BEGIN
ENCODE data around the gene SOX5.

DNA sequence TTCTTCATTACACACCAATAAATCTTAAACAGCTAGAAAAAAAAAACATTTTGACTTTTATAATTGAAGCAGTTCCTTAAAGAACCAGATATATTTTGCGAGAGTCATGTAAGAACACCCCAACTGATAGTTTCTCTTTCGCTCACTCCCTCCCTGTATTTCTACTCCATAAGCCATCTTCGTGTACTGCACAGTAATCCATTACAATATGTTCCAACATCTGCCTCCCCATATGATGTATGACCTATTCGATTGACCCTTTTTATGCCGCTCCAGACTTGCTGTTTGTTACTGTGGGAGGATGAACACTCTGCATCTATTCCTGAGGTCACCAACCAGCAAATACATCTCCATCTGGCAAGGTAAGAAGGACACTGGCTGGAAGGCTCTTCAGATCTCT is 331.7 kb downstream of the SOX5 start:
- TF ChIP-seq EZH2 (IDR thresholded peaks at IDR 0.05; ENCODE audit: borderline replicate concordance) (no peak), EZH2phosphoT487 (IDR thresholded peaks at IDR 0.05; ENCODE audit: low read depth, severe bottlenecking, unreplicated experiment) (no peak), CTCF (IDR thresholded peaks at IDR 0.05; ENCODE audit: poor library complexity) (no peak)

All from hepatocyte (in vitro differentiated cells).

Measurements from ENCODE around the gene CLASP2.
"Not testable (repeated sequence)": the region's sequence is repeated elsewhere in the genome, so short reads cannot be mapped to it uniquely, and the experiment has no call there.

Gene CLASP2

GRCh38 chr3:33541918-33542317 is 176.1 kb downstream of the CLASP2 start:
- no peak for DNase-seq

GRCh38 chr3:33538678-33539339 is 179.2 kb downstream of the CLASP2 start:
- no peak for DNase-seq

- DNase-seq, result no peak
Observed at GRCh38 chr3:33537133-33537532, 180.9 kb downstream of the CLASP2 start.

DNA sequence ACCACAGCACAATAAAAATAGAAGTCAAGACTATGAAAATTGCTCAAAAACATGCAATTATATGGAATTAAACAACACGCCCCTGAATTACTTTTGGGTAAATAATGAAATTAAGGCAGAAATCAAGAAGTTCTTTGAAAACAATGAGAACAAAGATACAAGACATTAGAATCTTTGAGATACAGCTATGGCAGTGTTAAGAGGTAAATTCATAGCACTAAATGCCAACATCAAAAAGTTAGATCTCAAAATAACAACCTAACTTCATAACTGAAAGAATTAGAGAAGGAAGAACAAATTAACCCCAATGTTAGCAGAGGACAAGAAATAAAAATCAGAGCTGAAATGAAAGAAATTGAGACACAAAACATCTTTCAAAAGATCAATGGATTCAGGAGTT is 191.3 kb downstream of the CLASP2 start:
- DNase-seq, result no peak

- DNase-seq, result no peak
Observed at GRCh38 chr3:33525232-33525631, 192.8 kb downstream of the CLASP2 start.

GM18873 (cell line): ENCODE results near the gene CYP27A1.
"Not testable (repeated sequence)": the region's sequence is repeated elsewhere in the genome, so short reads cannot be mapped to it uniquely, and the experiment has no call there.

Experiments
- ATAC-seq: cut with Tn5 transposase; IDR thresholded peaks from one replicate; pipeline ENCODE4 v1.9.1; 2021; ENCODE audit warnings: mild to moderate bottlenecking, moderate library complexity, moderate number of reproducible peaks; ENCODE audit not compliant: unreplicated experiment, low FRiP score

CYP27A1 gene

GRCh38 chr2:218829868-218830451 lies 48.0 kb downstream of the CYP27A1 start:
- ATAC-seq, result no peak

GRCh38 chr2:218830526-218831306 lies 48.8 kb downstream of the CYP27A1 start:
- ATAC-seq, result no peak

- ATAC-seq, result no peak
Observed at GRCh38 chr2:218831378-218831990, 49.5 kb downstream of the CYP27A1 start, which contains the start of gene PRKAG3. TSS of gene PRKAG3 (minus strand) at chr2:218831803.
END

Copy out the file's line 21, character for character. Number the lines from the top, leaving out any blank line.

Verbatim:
- ATAC-seq: cut with Tn5 transposase; IDR thresholded peaks from one replicate; pipeline ENCODE4 v1.9.1; 2021; ENCODE audit warnings: mild to moderate bottlenecking, moderate library complexity, moderate number of reproducible peaks; ENCODE audit not compliant: unreplicated experiment, low FRiP score